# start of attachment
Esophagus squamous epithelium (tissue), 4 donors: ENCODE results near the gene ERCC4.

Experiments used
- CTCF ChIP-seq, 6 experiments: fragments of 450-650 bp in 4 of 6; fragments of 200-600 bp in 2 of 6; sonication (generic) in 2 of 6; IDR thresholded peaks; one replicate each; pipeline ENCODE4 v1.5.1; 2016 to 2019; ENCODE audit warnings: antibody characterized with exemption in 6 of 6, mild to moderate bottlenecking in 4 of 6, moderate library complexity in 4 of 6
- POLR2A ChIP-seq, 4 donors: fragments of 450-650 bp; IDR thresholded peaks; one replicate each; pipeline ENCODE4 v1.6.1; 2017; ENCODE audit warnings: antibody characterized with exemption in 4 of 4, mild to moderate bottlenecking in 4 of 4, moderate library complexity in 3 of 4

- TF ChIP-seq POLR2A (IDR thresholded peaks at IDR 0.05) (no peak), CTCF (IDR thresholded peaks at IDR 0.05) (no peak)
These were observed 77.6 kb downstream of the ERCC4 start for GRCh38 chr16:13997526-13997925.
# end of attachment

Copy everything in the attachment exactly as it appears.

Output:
Esophagus squamous epithelium (tissue), 4 donors: ENCODE results near the gene ERCC4.

Experiments used
- CTCF ChIP-seq, 6 experiments: fragments of 450-650 bp in 4 of 6; fragments of 200-600 bp in 2 of 6; sonication (generic) in 2 of 6; IDR thresholded peaks; one replicate each; pipeline ENCODE4 v1.5.1; 2016 to 2019; ENCODE audit warnings: antibody characterized with exemption in 6 of 6, mild to moderate bottlenecking in 4 of 6, moderate library complexity in 4 of 6
- POLR2A ChIP-seq, 4 donors: fragments of 450-650 bp; IDR thresholded peaks; one replicate each; pipeline ENCODE4 v1.6.1; 2017; ENCODE audit warnings: antibody characterized with exemption in 4 of 4, mild to moderate bottlenecking in 4 of 4, moderate library complexity in 3 of 4

- TF ChIP-seq POLR2A (IDR thresholded peaks at IDR 0.05) (no peak), CTCF (IDR thresholded peaks at IDR 0.05) (no peak)
These were observed 77.6 kb downstream of the ERCC4 start for GRCh38 chr16:13997526-13997925.